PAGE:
The Democrats are supposed to be holding a presidential debate tonight, but a lively intramural argument broke out on the right this morning when conservative New York Times columnist David Brooks declared the House Republican Caucus “ungovernable” — and blamed the situation on radicalization within the GOP:
This was not just the work of the Freedom Caucus or Ted Cruz or one month’s activity. The Republican Party’s capacity for effective self-governance degraded slowly, over the course of a long chain of rhetorical excesses, mental corruptions and philosophical betrayals. Basically, the party abandoned traditional conservatism for right-wing radicalism. Republicans came to see themselves as insurgents and revolutionaries, and every revolution tends toward anarchy and ends up devouring its own.
Of course, there are liberals have been writing about this polarization trend for years already, and today they’re wondering aloud what took David Brooks so long to see it. At Vox.com, Ezra Klein asks “whether (Brooks) will remember this analysis when the revolutionary words are coming from more establishment mouths” than ‘outsiders’ Donald Trump or Ben Carson — two men whose rise to the top of the Republican nomination polls has put a spotlight on the widening gap between the ‘country club’ elite and the culture warriors in the party grassroots.
Speaking for the latter group, right wing activist and anti-masturbation crusader Ben Shapiro is very, very upset that Brooks has dissed unsophisticated conservatives for constantly invoking Hitler analogies. Predictably, to make his point Shapiro offers yet another Hitler analogy:
Herein lies the problem with Brooks and his buddies: they never see crisis. Perhaps conservatives fall into the trap of worrying about crisis too often. But conservatives should be on war footing given the radicalism and tyranny of Barack Obama and his ever-ascendant left. Brooks seems convinced that everything will be okay, if we just speak nicely. Conservatives wonder what he’s smoking. Brooks and his friends find comparisons to Nazi Germany uncouth, and believe it could never happen here, ever, under any circumstances. Most Germans thought the same thing.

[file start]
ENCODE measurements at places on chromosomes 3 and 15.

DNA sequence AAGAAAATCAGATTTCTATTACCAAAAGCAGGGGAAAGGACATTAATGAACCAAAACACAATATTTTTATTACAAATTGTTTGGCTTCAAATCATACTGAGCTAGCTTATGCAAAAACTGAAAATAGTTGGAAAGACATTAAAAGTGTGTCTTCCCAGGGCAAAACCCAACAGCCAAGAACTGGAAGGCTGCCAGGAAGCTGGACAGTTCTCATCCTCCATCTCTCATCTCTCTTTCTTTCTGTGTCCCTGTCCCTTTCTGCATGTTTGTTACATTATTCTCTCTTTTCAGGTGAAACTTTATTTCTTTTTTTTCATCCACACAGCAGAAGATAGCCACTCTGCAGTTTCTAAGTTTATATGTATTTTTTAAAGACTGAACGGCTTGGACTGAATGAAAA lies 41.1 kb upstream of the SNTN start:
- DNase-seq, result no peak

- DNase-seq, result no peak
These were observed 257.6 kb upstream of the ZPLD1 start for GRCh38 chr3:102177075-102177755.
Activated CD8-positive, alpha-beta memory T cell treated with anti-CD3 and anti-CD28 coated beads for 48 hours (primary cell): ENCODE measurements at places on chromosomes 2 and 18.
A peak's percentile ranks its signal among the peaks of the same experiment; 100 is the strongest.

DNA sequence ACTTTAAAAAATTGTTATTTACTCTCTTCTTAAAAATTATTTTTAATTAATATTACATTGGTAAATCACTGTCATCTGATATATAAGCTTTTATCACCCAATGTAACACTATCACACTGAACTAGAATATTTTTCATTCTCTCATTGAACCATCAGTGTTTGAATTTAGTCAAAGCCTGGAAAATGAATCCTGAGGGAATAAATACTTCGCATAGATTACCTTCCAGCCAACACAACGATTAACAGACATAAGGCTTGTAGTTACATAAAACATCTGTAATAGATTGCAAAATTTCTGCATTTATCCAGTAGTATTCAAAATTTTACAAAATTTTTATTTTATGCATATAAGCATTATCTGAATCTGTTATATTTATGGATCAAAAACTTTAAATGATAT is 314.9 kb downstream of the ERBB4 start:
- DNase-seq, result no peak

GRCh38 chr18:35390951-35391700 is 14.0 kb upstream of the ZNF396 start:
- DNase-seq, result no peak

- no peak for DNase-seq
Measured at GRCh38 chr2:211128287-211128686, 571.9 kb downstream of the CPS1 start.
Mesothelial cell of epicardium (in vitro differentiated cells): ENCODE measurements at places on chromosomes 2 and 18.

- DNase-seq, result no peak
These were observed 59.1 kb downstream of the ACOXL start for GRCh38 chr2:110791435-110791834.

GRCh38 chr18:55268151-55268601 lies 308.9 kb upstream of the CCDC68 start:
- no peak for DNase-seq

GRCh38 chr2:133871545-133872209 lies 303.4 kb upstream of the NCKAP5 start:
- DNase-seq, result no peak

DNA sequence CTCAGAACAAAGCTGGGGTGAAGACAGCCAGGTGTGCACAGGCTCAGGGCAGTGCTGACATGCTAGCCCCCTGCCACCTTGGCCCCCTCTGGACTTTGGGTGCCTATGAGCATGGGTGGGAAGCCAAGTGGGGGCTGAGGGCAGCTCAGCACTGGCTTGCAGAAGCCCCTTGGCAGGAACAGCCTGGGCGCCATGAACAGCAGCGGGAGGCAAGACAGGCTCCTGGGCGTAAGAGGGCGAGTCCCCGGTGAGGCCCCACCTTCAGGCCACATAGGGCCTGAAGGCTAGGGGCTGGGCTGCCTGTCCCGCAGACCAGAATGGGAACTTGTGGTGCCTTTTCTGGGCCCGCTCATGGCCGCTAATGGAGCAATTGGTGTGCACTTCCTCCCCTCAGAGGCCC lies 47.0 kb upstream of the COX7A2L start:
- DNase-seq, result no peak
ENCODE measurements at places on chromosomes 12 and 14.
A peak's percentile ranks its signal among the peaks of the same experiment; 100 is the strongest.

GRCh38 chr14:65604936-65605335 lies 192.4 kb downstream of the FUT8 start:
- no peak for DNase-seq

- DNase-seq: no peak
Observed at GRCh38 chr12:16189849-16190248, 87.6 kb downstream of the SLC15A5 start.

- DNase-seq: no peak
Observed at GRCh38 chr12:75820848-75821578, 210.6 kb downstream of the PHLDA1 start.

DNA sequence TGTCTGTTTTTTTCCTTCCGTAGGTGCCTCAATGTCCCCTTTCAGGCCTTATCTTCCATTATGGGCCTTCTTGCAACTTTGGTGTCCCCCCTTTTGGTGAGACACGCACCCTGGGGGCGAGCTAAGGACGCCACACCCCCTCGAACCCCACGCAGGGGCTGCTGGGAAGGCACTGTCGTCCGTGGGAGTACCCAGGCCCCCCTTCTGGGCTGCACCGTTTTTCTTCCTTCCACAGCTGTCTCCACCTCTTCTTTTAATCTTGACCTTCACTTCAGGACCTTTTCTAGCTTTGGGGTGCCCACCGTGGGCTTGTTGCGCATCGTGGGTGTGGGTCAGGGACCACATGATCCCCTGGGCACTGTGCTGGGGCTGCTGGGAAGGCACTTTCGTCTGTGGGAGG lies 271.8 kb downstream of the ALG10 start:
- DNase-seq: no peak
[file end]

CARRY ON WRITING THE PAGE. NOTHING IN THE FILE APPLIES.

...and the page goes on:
As if to underline the very points Brooks has just made about the radicalization of the conservative movement, Shapiro rejects any compromise with opposing political forces. On most partisanship scales drawn by liberals themselves, President Obama could easily pass for an Eisenhower Republican, but when he acts to circumvent the gridlock created by extremist-Republican intransigence, it’s just further evidence that “the left” — and anyone who would dare to compromise with Obama on anything — can’t be trusted. See how that works?
Conservatives don’t have contempt for politics. They have contempt for the left, and don’t see how useful idiots like Brooks believe that conservatives can compromise with a president who has determined that if he doesn’t get what he wants, he’ll just do it himself. The question for conservatives isn’t compromise: it’s trust. We don’t trust the left, and we don’t trust Brooks and those who ally with him to protect us from them. Compromise is a strategy, not a principle.
Indeed, Shapiro’s only real political principle is absolute victory; he will settle for nothing less than unconditional surrender. Inverting Clausewitz’s famous dictum, Shapiro sees politics as the continuation of war by other means, with nonbelievers as the enemy and squishes like Brooks as quisling traitors and fellow-travelers who stab conservatism in the back.
That’s also a pretty good summation of how the ‘Freedom Caucus,’ which is currently injecting chaos into the House Republican leadership race, feels about things. Made up of about forty far-right, radical Republicans, the group is not some sort of mysterious new creature, but the predictable outcome of a political movement that has grown ever-more extreme over the last four decades. Brooks recognizes the role that conservative media figures like Rush Limbaugh have played in creating the new GOP, saying that “a thousand small betrayals” of conservative principle have led to the current dysfunction, but nowhere in his op-ed does he recognize that a majority of Republican voters hews closer to Shapiro’s vision of conservatism than his own.
In yearning for a Republican Party willing to govern responsibly, Brooks now represents a minority within conservative ranks. Shapiro presents the new reigning paradigm thusly:
Running a government may have been a craft back when the Democrats weren’t taking a sledgehammer to the machinery. But how exactly does Brooks expect craftsmen to work when Harry Reid is shoving iron rods into the gears of government?
Amazing, isn’t it? Republicans have a majority in both houses of Congress, but somehow the Democratic minority is responsible for everything bad that happens in Washington — and achieves this feat through their mere presence, since they have no actual “iron rods” of any kind to shove into any “gears of government.”
Mentioning his love of ‘hierarchies’ as a bedrock conservative ideal, Brooks reveals his biggest blind-spot. Were he to leave the city center, strike out for the hinterlands, set aside his expectations, and meet real Republican voters for once, he would know that they are nothing like him. They reject his sophistication. They do not read Edmund Burke. Drinking deep from the fever-swamp of conspiracy theories and pseudo-histories, today’s grassroots conservative has more in common with the John Birch Society than the Grand Old Party of David Brooks. The Freedom Caucus is who they elect to office. As an editor-at-large of Breitbart News, Shapiro actually has a better finger on the pulse of today’s conservative than Brooks does, and expresses the new values replacing the old ones that Brooks values so highly. What he calls “incompetence,” they call “freedom,” and he is the very encumbrance from which they are freeing themselves.